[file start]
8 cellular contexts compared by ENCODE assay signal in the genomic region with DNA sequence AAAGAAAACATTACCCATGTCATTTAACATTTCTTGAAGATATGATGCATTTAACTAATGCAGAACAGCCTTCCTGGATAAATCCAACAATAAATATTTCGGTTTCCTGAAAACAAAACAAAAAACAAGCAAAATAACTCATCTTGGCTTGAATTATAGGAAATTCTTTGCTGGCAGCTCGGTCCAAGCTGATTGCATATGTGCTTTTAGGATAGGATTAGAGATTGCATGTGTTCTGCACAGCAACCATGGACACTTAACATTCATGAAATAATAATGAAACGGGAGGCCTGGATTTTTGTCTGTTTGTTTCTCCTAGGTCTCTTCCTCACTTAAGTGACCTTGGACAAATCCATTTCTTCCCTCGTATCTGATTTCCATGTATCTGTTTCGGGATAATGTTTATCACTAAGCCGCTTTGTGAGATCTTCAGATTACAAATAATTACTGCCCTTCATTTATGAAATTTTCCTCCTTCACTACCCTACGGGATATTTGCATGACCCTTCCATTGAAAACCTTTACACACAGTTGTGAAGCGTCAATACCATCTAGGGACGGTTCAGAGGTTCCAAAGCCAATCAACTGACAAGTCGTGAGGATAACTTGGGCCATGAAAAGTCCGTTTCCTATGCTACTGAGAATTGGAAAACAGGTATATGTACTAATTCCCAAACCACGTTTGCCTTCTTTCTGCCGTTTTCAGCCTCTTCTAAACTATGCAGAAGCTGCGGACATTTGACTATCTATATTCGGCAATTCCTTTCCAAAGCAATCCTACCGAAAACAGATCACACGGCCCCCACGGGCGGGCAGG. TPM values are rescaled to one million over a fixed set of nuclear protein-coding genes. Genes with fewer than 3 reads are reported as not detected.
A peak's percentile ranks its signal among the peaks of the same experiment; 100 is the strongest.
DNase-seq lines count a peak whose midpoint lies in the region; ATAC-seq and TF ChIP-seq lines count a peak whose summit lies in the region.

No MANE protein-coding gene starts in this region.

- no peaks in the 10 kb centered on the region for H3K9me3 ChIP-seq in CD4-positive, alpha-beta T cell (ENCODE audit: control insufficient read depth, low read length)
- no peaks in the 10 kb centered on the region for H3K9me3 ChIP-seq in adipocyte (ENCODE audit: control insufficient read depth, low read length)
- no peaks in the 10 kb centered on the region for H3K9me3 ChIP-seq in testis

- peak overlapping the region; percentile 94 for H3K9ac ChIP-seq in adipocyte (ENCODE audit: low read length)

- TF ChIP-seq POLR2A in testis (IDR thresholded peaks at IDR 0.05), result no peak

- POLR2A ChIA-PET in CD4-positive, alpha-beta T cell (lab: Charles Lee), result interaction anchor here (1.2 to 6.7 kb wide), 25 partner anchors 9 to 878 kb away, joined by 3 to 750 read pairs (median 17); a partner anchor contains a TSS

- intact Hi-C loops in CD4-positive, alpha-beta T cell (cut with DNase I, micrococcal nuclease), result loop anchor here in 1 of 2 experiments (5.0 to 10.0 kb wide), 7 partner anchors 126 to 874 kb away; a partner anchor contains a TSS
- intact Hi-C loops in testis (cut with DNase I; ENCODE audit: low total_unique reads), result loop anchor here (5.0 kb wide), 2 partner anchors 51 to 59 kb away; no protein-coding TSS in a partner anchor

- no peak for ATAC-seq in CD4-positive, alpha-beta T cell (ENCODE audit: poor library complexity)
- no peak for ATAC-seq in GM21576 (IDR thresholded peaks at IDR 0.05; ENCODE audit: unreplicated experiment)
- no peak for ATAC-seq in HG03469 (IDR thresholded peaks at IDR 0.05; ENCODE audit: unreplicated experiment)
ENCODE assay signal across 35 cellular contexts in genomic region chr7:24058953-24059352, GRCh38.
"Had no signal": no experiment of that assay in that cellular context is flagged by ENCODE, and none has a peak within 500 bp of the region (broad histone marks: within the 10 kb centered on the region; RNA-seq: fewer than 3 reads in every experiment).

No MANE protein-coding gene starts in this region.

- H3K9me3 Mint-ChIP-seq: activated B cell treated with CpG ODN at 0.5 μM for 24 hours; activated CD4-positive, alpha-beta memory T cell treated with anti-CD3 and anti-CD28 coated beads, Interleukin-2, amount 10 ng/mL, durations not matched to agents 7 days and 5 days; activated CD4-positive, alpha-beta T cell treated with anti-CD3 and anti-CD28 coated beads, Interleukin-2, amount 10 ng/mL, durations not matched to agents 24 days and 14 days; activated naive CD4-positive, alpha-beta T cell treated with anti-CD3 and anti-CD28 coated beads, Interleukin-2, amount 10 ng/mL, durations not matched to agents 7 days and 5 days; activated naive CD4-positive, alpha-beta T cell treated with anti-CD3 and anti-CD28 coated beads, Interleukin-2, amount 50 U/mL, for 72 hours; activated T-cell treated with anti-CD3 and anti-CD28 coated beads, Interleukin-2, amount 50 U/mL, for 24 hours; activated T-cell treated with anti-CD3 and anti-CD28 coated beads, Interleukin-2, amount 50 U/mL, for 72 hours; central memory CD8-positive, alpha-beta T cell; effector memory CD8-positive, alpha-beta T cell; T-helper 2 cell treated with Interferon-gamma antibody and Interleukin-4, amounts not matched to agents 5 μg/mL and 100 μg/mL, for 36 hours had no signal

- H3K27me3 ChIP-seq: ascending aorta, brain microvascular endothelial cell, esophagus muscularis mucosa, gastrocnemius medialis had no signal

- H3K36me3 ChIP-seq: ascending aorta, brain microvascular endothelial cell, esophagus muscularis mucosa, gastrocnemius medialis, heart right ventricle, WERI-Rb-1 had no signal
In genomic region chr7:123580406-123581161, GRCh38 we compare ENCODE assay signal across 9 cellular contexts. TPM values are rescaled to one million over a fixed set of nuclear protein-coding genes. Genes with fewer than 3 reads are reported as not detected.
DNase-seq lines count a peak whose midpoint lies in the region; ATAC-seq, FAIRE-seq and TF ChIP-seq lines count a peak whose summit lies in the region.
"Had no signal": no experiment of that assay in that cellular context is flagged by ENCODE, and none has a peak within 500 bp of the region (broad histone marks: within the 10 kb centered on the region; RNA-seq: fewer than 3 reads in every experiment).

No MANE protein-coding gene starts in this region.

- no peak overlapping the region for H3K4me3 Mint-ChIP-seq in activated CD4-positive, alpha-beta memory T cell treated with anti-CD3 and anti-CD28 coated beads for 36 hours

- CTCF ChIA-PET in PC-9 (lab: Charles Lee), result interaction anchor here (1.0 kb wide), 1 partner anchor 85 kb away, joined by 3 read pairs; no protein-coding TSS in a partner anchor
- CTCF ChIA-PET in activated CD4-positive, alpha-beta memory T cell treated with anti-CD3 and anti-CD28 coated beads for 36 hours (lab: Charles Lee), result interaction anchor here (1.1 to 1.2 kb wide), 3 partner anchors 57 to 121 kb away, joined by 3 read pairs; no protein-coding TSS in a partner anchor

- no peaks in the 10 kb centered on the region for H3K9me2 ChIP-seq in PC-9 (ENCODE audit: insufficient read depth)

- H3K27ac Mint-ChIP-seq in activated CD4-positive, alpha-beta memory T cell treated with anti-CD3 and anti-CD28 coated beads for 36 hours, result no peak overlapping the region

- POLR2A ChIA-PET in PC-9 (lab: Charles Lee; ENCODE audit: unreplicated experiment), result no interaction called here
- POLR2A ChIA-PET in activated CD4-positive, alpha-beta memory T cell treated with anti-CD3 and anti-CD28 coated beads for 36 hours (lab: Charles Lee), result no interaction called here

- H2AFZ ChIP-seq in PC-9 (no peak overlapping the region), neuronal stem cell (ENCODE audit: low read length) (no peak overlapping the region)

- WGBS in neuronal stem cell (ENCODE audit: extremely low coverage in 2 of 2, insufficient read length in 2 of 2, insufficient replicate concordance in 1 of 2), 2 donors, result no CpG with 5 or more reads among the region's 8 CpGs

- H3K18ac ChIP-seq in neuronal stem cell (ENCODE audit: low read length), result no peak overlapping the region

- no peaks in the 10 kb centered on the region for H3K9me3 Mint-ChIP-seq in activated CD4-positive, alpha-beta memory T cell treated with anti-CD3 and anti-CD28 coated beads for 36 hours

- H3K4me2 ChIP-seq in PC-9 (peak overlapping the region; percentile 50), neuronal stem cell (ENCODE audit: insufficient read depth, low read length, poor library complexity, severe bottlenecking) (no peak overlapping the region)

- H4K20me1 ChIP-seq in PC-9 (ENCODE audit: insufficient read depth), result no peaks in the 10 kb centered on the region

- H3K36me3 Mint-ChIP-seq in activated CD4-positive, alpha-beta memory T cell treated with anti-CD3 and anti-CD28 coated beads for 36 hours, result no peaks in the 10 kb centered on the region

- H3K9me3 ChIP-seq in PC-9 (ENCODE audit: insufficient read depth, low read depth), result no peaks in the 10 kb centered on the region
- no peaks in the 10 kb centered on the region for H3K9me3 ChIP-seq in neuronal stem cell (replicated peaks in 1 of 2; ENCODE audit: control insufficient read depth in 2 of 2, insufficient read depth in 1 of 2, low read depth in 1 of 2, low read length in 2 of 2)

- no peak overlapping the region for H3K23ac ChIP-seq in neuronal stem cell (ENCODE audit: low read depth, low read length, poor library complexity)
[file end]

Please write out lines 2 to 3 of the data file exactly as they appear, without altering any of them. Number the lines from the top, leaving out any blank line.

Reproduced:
A peak's percentile ranks its signal among the peaks of the same experiment; 100 is the strongest.
DNase-seq lines count a peak whose midpoint lies in the region; ATAC-seq and TF ChIP-seq lines count a peak whose summit lies in the region.